The Traditional Arts and Ethnology Centre is home to a rotating display of informative and engaging exhibitions, offering a rare and fascinating insight into the diversity and richness of Laos’ ethnic cultures. Our exhibits feature objects from our museum collection, such as traditional handmade clothing and textiles, jewellery, handicraft and household tools, reconstructions of domestic scenes, as well as ritual and religious artefacts. A distinctive characteristic of TAEC’s exhibits are its linkages to local ethnic communities – displays feature quotes, photos and videos from our living resource persons.
Currently on display at TAEC are permanent exhibits exploring the unique cultural aspects of four of Laos’ most well known ethnic minority groups: Akha, Hmong, Kmhmu and Tai Dam.
- Akha: The Diversity of An Ethnic Group demonstrates the subtle differences between subgroups of the Akha people, and features a stunning headdress made from over 300 pieces of Indochinese era silver.
- Hmong: New Years Celebrations offers an insight into the colourful courtship traditions of Hmong New Year.
- Tai Lue: Cotton Clouds to Cloth explains the process and shows tools the Tai Lue use to turn raw cotton into thread for weaving
- Kmhmu: Baskets and Back Strap Looms explores the versatility and beauty of bamboo basketry in a Kmhmu home.
Carving a Community: The Katu People highlights the distinct cultural traits and crafts of the Katu residing in southern Laos and the central highlands of Vietnam. Intricate weavings and basketry and bold woodcarving created by the Katu people are highlights of the exhibit. Of special interest is the carved decoration of the Katu communal meetinghouse. Traditionally, the meetinghouse was the focal point of the village, where members of the community gather to carry out important rites, including buffalo sacrifice. Videos of this annual ritual and daily activities allow visitors to witness the folkways of the Katu. This exhibit opened on 20 September 2013 and will end on 15 September 2014.
The exhibition catalogue, Carving a Community: The Katu People, is available at the TAEC Museum Shop. Edited by Dr. Linda S. McIntosh, this concise book has an overview of important aspects of the current status of Katu culture and society.
Special exhibitions are included in the general admission ticket to the Traditional Arts and Ethnology Centre.
Exhibition information is displayed in Lao and English, and translations are available free of charge from the ticket desk, in French, German and Japanese.
Visit the Visitor Information page for details on location, opening hours and services. Guided tours of the exhibitions are available, as well as in-depth seminars.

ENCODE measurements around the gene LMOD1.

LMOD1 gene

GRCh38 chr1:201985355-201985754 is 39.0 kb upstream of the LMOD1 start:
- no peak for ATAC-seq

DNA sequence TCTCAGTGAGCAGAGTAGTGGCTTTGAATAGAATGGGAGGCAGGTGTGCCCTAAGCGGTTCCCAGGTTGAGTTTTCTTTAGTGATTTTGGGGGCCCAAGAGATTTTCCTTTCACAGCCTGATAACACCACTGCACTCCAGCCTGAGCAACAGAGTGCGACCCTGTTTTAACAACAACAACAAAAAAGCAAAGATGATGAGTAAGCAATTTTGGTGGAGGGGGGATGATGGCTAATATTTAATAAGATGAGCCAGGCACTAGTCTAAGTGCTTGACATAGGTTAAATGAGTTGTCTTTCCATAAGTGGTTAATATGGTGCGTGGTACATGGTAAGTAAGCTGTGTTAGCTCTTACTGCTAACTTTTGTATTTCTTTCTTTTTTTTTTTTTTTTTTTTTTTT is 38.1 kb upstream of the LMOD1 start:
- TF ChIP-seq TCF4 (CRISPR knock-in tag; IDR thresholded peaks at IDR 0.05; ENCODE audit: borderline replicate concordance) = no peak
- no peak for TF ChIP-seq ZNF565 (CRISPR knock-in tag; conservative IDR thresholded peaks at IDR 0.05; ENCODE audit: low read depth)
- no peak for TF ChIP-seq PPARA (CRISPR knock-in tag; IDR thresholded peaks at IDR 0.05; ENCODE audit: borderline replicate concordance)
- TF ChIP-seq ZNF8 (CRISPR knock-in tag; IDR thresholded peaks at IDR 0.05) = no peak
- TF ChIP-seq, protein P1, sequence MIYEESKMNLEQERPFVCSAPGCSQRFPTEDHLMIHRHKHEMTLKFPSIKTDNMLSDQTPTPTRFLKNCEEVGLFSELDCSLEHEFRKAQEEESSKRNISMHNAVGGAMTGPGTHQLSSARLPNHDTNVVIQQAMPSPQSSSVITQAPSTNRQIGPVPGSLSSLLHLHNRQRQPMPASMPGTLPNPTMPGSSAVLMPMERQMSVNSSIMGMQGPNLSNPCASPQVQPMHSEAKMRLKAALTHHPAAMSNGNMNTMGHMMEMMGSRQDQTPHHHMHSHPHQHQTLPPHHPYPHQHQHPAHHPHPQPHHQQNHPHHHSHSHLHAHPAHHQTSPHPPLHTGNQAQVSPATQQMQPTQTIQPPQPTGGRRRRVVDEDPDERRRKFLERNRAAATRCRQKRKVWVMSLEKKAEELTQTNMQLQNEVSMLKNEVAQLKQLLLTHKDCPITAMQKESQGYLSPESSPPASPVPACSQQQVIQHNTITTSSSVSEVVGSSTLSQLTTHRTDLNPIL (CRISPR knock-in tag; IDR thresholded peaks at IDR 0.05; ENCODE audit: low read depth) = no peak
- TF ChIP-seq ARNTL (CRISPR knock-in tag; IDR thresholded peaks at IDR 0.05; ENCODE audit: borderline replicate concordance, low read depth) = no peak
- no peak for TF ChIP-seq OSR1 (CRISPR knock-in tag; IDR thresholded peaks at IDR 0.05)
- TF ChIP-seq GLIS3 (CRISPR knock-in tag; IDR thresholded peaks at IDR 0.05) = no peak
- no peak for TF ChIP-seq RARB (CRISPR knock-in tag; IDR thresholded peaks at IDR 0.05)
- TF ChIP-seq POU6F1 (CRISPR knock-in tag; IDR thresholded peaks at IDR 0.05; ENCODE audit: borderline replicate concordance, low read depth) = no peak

Opening October 2014
Caregivers to Culture Keepers: Stories from Women in a Changing Laos
Eight Community Researchers from the Stitching Our Stories (SOS) project have taken the lead in investigating and documenting healing, handicrafts, and childrearing within their communities. SOS trains young women and girls in the art of storytelling and gives them a range of tools to tell their stories from their own perspectives. Over two years, young women from the Hmong and Tai Lue communities in Luang Prabang have documented their communities and built a collection of photographs, video clips, and interviews about women in Laos today.
From this amazing collection, the exhibition, Caregivers to Culture Keepers: Stories from Women in a Changing Laos, will explore women's lives from the perspective of young ethnic minority women. The exhibition will feature SOS photographs, seven short documentary videos, and objects including batik-making tools, divination horns, and traditional baby carriers.
Beginning in 2012, TAEC and PhotoForward have worked together to reach young women in ethnic communities. The first year, Hmong youth learned about digital media and storytelling. In the second year participation expanded to include Tai Lue women and girls. The SOS project provides the tools and support for these young women to investigate and reflect on their culture. Serving as community researchers for this exhibition, these women actively foster the revitalization of ethnic traditions and identity.
We’re excited to continue our relationship with these women and hope that having their work displayed so prominently within our museum will empower young women to take pride in their roles and importance in the community, embolden Lao youth to explore their own cultural traditions, and encourage Lao to honor their cultural heritage.
From Courtship to Kinship: Wedding Celebrations of Laos’ Ethnic Groups provides a rare insight into the distinct wedding traditions of the Lao people and several of the country’s ethnic minorities such as the Hmong, Tai Phuan and Mien. It features unusual artefacts, such as a ‘wedding crown’ of the Kim Di Mun made of pure silver and human hair, stunning documentary photography of rituals and ceremonies, and explanations of the lore and symbolism of wedding customs in Laos. This exhibition opened on 15 September 2011 and closed on 31 August 2012. For more information on this exhibition, please contact us.
Splendour and Sacrifice: Taoism of Northern Laos, a special exhibition at the Traditional Arts and Ethnology Centre from September 2009 - August 2011, offered visitors a glimpse into the religious life of the Mien and Mun Yao people.
The culmination of two years’ research, the exhibition explored the beliefs, rituals and precious religious artefacts of the Yao. Items on display included silk-embroidered priest’s robes, ceremonial masks and prayer books, a documentary video, and a recreation of an ordination ritual. The exhibition and research were funded by the Ambassador’s Fund for Cultural Preservation, through the US Embassy to Lao PDR. For more information on this exhibition, please contact us.